engineer

[en-juh-neer]
noun
1.
a person trained and skilled in the design, construction, and use of engines or machines, or in any of various branches of engineering: a mechanical engineer; a civil engineer.
2.
a person who operates or is in charge of an engine.
3.
Also called locomotive engineer. Railroads. a person who operates or is in charge of a locomotive.
4.
a member of an army, navy, or air force specially trained in engineering work.
5.
a skillful manager: a political engineer.
verb (used with object)
6.
to plan, construct, or manage as an engineer: He's engineered several big industrial projects.
7.
to design or create using the techniques or methods of engineering: The motor has been engineered to run noiselessly.
8.
to arrange, manage, or carry through by skillful or artful contrivance: He certainly engineered the election campaign beautifully.

Origin:
1350–1400; engine + -eer; replacing Middle English engin(e)our < Anglo-French engineor Old French engigneor < Medieval Latin ingeniātor, equivalent to ingeniā(re) to design, devise (verbal derivative of ingenium; see engine) + Latin -tor -tor

subengineer, noun
unengineered, adjective
well-engineered, adjective
Dictionary.com Unabridged
Based on the Random House Dictionary, © Random House, Inc. 2014.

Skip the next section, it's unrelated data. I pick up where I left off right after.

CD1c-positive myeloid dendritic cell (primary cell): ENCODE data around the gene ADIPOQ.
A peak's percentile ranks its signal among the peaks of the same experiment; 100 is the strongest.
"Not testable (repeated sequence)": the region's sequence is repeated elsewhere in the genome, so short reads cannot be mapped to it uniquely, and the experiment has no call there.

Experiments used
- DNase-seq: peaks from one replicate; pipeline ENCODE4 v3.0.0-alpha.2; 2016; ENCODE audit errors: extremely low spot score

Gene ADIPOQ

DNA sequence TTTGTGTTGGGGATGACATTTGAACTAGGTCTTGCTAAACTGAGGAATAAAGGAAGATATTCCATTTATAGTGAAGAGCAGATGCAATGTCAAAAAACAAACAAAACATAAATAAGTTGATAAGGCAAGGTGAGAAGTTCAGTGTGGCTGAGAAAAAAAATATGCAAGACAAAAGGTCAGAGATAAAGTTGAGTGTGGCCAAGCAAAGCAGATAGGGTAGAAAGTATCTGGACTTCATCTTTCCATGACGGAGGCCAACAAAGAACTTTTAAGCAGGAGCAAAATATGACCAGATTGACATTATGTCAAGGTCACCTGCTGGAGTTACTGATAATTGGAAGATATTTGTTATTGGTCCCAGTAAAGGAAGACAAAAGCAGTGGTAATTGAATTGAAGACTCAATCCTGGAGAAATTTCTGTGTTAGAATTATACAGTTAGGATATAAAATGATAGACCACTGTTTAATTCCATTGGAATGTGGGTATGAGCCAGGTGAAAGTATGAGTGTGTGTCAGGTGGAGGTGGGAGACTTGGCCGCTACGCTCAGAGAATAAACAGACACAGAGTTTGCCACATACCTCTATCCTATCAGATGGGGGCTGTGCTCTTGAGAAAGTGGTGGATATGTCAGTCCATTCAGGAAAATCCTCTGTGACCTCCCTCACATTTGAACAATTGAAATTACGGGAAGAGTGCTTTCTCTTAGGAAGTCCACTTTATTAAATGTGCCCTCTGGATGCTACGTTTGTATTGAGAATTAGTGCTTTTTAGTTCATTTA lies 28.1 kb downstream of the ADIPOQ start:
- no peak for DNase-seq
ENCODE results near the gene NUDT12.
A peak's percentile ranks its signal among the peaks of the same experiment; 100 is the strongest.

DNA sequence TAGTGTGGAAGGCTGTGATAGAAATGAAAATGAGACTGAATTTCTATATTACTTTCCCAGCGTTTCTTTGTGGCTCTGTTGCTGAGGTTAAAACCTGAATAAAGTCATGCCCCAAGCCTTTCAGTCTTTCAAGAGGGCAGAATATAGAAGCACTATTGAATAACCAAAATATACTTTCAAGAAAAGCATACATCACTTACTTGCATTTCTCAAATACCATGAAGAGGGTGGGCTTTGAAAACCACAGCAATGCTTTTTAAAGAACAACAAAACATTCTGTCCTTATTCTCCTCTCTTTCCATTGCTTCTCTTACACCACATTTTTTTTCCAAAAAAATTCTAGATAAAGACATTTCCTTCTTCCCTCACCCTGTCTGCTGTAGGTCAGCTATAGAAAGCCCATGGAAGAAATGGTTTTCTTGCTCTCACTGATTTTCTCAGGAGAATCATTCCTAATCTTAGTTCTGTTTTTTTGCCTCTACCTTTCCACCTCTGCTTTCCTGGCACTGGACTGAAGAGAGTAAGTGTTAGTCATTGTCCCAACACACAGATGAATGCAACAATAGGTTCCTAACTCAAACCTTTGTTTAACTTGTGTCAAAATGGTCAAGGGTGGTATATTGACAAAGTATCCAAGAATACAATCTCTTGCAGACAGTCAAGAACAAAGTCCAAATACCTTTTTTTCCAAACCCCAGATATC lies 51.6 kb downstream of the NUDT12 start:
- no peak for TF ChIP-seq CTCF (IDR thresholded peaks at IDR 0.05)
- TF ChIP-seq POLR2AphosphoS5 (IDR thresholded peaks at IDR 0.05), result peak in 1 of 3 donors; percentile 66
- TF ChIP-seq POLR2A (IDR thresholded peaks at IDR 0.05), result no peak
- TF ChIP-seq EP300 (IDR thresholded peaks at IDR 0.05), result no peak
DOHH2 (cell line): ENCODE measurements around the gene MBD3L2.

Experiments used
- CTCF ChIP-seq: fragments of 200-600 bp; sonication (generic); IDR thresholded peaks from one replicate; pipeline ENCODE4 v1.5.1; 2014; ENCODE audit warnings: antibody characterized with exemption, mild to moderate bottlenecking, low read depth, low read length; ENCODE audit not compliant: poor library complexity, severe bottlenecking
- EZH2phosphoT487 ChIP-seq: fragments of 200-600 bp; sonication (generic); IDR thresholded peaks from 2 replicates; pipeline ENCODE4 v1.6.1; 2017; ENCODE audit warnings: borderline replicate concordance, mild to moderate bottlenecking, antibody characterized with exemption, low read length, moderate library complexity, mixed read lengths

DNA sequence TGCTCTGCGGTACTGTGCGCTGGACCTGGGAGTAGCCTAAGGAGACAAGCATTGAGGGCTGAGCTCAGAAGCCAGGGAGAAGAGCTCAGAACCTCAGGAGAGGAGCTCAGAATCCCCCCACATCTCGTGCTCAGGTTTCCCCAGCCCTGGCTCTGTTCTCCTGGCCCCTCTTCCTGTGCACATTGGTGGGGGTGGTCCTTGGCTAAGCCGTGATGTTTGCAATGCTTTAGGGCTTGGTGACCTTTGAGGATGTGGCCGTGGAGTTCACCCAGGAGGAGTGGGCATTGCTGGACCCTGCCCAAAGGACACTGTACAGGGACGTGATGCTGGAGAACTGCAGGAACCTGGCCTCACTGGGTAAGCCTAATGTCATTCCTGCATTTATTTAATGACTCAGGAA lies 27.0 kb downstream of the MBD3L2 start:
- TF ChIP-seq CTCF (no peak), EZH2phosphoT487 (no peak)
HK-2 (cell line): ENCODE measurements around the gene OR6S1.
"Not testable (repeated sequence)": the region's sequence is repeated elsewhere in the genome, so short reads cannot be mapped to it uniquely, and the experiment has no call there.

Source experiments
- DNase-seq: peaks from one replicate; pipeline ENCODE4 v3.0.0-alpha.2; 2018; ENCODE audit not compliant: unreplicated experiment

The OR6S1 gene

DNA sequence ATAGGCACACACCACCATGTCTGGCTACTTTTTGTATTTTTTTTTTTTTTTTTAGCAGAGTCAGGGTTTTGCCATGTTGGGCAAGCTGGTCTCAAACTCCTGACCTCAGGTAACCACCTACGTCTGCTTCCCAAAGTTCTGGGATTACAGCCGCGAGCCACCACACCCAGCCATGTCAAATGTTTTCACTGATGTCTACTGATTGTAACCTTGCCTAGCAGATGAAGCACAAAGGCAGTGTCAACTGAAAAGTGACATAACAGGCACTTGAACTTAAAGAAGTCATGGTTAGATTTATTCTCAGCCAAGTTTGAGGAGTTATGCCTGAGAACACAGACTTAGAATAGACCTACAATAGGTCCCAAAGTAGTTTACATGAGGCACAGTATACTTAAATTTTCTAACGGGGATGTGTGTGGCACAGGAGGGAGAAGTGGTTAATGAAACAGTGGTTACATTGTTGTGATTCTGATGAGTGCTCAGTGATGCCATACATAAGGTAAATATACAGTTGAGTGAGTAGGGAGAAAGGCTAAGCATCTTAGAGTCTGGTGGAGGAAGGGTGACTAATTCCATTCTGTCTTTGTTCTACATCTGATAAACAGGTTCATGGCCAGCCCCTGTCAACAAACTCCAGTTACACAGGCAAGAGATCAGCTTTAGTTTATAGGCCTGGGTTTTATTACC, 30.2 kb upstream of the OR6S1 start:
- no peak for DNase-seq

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World English Dictionary
engineer (ˌɛndʒɪˈnɪə)
 
n
1.  a person trained in any branch of the profession of engineering
2.  the originator or manager of a situation, system, etc
3.  a mechanic; person who repairs or services machines
4.  (US), (Canadian) the driver of a railway locomotive
5.  an officer responsible for a ship's engines
6.  Informal name: sapper a member of the armed forces, esp the army, trained in engineering and construction work
 
vb
7.  to originate, cause, or plan in a clever or devious manner: he engineered the minister's downfall
8.  to design, plan, or construct as a professional engineer
 
[C14: enginer, from Old French engigneor, from engignier to contrive, ultimately from Latin ingenium skill, talent; see engine]

Collins English Dictionary - Complete & Unabridged 10th Edition
2009 © William Collins Sons & Co. Ltd. 1979, 1986 © HarperCollins
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Etymonline
Word Origin & History

engineer
early 14c., "constructor of military engines," from O.Fr. engigneor, from L.L. ingeniare (see engine); general sense of "inventor, designer" is recorded from early 15c.; civil sense, in ref. to public works, is recorded from c.1600. Meaning "locomotive driver" is first attested
1832, Amer.Eng. The verb is attested from 1843; figurative sense of "arrange, contrive" is attested from 1864, originally in a political context. Related: Engineered. Engineering as a field of study is attested from 1792; an earlier word was engineership (1640s). Engineery was attempted in 1793, but it did not stick.
Online Etymology Dictionary, © 2010 Douglas Harper
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Example sentences
Many indicators are pointing to a critical shortage of engineers among the
  current high school generation.
On top of that engineers suffer from low self-esteem.
The rise of computers has made it more critical for designers to be able to
  communicate with engineers, he says.
Two-year colleges play an important role in educating future scientists and
  engineers.
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